Barra Airport, Outer Hebrides, Scotland

Barra, Scotland

Barra Airport (BRR) on Barra Island in the Outer Hebrides, Scotland is the only beach runway in the world able to handle scheduled airline services (which vary with the tide). The three short runways on Barra’s Traigh Mhor’s sandy beach are covered by the tide twice daily. Because of how extreme the conditions are, the airport is only open for a few short hours every day.

Barra’s runways:

  • 07/25: 2,621 ft (799 m) on sand
  • 11/29: 2,231 ft (680 m) on sand
  • 15/33: 2,776 ft (846 m) on sand

London City Airport

London City Airport

London City Airport (LCY), London England: Even though this airport is in close proximity to the City of London, its single runway is too small to handle large aircraft. Additionally, pilots and accompanying crew must have a special certification to land on runway 09/27 which is only 4,948 ft (1,508 m) on a grooved concrete surface. As you can see in the image above, the airport was built in the old "docklands" port area for London, and there are water filled docks on both sides of the runway.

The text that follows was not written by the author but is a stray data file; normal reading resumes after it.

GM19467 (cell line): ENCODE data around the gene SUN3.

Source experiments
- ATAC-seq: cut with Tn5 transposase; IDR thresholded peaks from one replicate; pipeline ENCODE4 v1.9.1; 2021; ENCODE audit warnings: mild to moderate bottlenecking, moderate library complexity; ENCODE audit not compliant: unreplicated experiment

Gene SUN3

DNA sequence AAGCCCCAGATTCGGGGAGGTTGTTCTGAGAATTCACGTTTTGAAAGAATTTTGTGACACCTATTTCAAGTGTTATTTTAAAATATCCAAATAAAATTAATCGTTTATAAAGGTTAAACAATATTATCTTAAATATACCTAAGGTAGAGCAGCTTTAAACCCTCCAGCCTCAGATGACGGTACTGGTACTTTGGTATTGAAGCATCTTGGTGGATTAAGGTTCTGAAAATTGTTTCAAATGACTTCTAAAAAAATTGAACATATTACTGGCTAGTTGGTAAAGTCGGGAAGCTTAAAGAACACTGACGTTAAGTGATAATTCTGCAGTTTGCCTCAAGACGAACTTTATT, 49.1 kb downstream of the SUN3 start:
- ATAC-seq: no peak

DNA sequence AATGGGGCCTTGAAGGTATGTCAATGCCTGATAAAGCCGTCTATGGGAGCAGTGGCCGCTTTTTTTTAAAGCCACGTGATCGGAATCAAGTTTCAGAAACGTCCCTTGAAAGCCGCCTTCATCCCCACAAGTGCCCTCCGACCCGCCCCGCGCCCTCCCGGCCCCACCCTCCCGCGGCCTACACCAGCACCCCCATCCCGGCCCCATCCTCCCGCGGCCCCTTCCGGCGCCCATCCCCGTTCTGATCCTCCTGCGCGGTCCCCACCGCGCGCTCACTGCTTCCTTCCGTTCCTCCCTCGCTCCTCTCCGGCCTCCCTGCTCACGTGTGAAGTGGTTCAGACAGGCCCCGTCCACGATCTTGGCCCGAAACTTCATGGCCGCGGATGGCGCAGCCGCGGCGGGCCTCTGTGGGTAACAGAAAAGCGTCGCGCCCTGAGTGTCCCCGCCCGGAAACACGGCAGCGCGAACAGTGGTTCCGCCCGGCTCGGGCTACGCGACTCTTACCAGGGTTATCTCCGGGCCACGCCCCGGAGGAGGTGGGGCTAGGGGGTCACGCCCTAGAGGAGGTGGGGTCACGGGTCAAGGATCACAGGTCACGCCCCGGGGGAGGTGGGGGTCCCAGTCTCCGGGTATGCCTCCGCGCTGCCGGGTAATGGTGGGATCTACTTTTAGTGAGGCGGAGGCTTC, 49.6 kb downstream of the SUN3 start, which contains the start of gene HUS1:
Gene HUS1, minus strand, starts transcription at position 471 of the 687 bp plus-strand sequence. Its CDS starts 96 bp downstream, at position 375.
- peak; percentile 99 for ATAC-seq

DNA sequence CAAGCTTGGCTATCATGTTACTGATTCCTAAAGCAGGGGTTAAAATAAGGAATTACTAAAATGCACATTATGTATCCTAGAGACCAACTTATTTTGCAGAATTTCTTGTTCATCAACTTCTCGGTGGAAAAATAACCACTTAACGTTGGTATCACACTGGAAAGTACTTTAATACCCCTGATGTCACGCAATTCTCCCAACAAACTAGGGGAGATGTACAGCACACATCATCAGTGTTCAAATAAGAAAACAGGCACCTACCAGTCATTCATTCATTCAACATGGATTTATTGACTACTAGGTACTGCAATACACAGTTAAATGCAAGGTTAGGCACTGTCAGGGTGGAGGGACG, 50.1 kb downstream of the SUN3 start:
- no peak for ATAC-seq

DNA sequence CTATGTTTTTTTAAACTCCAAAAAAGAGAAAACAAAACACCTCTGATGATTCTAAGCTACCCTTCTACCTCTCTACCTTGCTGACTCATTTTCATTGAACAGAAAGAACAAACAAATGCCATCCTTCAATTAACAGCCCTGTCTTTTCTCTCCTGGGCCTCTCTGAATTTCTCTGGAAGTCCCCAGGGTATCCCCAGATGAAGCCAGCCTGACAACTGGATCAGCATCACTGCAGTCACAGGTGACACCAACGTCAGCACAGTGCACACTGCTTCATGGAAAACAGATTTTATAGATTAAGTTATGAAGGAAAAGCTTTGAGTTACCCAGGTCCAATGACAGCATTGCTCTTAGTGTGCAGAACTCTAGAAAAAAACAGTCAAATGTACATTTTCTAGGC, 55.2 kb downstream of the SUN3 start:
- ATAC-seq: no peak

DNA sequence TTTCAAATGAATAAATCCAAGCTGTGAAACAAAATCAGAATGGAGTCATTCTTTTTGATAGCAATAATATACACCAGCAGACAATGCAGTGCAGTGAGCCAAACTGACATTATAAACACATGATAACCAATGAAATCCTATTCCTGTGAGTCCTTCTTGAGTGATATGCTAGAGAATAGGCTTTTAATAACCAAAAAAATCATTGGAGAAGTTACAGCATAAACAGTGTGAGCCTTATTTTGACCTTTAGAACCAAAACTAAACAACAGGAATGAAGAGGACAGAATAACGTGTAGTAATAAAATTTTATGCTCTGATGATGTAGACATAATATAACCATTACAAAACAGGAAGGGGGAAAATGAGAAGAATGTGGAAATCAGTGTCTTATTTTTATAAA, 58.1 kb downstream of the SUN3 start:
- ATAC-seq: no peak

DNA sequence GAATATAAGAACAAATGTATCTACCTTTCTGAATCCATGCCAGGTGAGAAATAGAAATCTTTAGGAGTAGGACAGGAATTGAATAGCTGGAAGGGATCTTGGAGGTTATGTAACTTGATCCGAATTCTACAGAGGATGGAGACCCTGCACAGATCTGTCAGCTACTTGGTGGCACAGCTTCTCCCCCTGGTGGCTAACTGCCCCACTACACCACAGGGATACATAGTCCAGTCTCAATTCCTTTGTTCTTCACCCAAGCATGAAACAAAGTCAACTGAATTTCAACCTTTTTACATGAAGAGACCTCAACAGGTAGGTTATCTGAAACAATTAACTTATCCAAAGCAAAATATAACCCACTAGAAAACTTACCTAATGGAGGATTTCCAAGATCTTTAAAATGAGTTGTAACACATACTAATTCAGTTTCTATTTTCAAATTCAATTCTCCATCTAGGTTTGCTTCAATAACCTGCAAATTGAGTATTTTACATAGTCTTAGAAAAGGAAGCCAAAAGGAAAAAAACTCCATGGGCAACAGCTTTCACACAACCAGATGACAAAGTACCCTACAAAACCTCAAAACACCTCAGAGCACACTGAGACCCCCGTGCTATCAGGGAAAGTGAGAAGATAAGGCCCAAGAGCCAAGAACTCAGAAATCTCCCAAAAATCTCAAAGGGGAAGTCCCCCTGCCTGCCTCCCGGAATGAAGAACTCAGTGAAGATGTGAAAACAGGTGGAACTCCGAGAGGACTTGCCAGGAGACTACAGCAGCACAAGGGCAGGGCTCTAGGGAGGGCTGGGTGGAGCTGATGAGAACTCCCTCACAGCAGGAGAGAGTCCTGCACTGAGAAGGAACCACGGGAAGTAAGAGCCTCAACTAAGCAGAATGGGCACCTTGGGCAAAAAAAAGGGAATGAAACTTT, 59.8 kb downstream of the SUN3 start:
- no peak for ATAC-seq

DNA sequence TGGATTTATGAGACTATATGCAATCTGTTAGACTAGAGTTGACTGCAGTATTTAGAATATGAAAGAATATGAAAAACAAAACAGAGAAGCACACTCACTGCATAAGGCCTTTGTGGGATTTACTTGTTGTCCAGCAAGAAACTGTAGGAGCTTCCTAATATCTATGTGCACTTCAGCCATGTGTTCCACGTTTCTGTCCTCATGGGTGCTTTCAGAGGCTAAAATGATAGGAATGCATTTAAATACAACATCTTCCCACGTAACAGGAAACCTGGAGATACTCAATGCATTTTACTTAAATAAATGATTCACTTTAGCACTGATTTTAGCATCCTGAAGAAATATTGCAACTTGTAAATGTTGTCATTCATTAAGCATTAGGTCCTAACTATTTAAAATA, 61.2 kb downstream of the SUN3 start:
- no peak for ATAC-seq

All aircraft using the airport must be of an approved type capable of making an approach at 5.5 degrees or steeper (this compares with 3 degrees at most other airports). Only multi-engine, fixed-wing aircraft can gain access to this airport, single engine aircraft are not permitted. Approved private jets include the Falcon 7X, the Bombardier Challenger 605 and the Citation Sovereign.